How to Advocate for a Low Waste World


Every purchase is a vote, but zero waste is not all about shopping.

As consumers, one of the most powerful tools we have to drive change is where we choose to spend our money. Every plastic Coke bottle or plastic bag of lettuce demonstrates demand for these items, which in turn tells companies to produce more. Every purchase is a vote and through our choices we can demonstrate a strong demand for change. Companies pour millions into consumer insights; trust me-they are listening.

But zero waste can be about more than where we spend our money.  It should also be about advocating for a more sustainable future: not only leading by example but speaking up for better choices from companies and government. 

The way we truly get to zero waste is when consuming zero-waste and package free is so easy that everyone can get involved - not just people who have access to bulk stores or have the time and money to search out zero waste alternatives. Here are 8 ways we can all help push for the systemic changes necessary for a more inclusive zero waste movement.

  1. Have conversations.Tell people about what your waste reduction efforts in a non-judgemental way and hear what they have to say in return. You’d be surprised by how many great conversations with shopkeepers and baristas I’ve had. People are genuinely interested but have no idea what to do. It’s always fun to speak with like-minded people, but we can make a bigger impact when we broaden the circle.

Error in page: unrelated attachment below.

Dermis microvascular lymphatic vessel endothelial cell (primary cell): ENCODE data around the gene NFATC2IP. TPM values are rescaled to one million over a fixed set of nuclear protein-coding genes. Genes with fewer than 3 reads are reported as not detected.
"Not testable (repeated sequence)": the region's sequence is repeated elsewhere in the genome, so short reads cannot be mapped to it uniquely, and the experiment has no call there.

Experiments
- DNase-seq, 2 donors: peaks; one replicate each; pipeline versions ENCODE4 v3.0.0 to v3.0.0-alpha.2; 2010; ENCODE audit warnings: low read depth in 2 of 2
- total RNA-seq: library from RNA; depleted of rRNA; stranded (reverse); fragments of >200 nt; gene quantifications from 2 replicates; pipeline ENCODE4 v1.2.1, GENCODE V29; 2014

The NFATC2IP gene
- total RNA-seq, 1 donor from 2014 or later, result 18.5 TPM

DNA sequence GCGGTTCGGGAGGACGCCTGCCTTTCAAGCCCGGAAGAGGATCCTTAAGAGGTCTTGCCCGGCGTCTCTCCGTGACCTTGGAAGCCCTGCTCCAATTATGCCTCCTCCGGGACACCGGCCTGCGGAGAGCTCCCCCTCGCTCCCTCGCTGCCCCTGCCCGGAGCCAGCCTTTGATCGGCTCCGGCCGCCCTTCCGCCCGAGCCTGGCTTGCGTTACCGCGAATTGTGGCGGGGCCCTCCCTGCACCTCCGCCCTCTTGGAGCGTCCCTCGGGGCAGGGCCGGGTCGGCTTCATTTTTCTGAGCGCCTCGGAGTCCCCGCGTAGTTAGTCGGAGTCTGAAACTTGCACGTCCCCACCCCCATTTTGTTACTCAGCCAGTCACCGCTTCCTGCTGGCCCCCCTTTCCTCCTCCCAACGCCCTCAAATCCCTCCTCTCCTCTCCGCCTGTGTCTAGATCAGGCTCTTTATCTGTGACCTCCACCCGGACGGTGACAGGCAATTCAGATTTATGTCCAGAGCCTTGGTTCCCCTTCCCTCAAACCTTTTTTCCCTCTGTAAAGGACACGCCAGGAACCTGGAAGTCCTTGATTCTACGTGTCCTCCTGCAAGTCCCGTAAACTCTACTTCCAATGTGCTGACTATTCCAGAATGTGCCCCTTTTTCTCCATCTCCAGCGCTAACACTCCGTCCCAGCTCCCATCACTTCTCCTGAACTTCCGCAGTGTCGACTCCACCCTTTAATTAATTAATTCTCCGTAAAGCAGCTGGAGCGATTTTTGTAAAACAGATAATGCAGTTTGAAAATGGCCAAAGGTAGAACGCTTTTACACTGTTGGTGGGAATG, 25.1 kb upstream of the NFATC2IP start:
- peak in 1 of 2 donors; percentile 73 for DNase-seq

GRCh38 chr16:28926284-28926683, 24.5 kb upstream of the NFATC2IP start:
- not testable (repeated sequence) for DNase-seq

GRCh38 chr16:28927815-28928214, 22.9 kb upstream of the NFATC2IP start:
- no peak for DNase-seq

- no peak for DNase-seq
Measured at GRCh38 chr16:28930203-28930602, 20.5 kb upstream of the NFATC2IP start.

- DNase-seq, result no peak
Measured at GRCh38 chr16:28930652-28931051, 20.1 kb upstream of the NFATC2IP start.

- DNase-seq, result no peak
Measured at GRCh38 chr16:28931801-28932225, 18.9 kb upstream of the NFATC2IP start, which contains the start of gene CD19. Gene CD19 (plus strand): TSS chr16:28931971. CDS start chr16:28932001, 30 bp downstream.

2. Vote.Vote for officials who care about the environment and about regulating waste. Support people that stand for your views.

  3. Contact your representative. Send a quick email or letter and ask for stronger regulations on single-use plastic. If you’re in the U.S., you can find out who represents you in Congress here. If you’re in the Netherlands, look here.
  4. Support organizations that work toward plastic and environmental regulation.There are many effective organizations that work tirelessly to advocate for the planet. I’ve worked with closely with Greenpeace and NRDC for example and have seen first-hand how they get companies to act. You can also find a list of worldwide accredited environmental organisations here.

  5. Provide feedback to stores and brands. Contact brands via email (always listed on the label of a food product) or more publicly on social media to praise them when they get their sustainability efforts right, and challenge them on what more they can do to move away from single-use plastic and packaging. Save a message on your phone or computer that you can repurpose to make it super easy. Copy, paste, send.
  6. Drive change within your company. If you work in a company, speak with the office manager or others about how the company can reduce paper and kitchen disposables. Sometimes its as easy as changing printer settings and asking employees to bring in their own mugs and cutlery.
  7. Organize an event in your community.Raise awareness of plastic pollution by organizing an event in your town. Maybe it’s a trash clean-up or the purchase of a community compost bin.
  8. Teach kids.They are the future, and if we don’t have honest conversations with them show them an alternate way, to live nothing will change. 

Only when we speak out, act and provide the demand for zero waste will governments and brands do better, and only then will zero waste at scale become possible.

The possibilities for a zero waste future are endless! Beyond the basics, what are your ideas to be a zero waste advocate? 

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